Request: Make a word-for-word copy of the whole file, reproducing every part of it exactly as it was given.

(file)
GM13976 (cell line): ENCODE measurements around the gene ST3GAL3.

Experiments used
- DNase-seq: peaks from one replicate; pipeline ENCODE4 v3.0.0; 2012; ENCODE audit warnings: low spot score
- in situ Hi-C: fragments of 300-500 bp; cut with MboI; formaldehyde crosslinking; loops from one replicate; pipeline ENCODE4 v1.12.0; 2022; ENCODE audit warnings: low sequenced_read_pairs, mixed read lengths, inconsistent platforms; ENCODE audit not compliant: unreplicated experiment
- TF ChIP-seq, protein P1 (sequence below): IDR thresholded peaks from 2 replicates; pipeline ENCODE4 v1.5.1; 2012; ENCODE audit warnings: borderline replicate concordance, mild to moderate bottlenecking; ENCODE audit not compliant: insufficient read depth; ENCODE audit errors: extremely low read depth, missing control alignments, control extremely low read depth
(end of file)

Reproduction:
GM13976 (cell line): ENCODE measurements around the gene ST3GAL3.

Experiments used
- DNase-seq: peaks from one replicate; pipeline ENCODE4 v3.0.0; 2012; ENCODE audit warnings: low spot score
- in situ Hi-C: fragments of 300-500 bp; cut with MboI; formaldehyde crosslinking; loops from one replicate; pipeline ENCODE4 v1.12.0; 2022; ENCODE audit warnings: low sequenced_read_pairs, mixed read lengths, inconsistent platforms; ENCODE audit not compliant: unreplicated experiment
- TF ChIP-seq, protein P1 (sequence below): IDR thresholded peaks from 2 replicates; pipeline ENCODE4 v1.5.1; 2012; ENCODE audit warnings: borderline replicate concordance, mild to moderate bottlenecking; ENCODE audit not compliant: insufficient read depth; ENCODE audit errors: extremely low read depth, missing control alignments, control extremely low read depth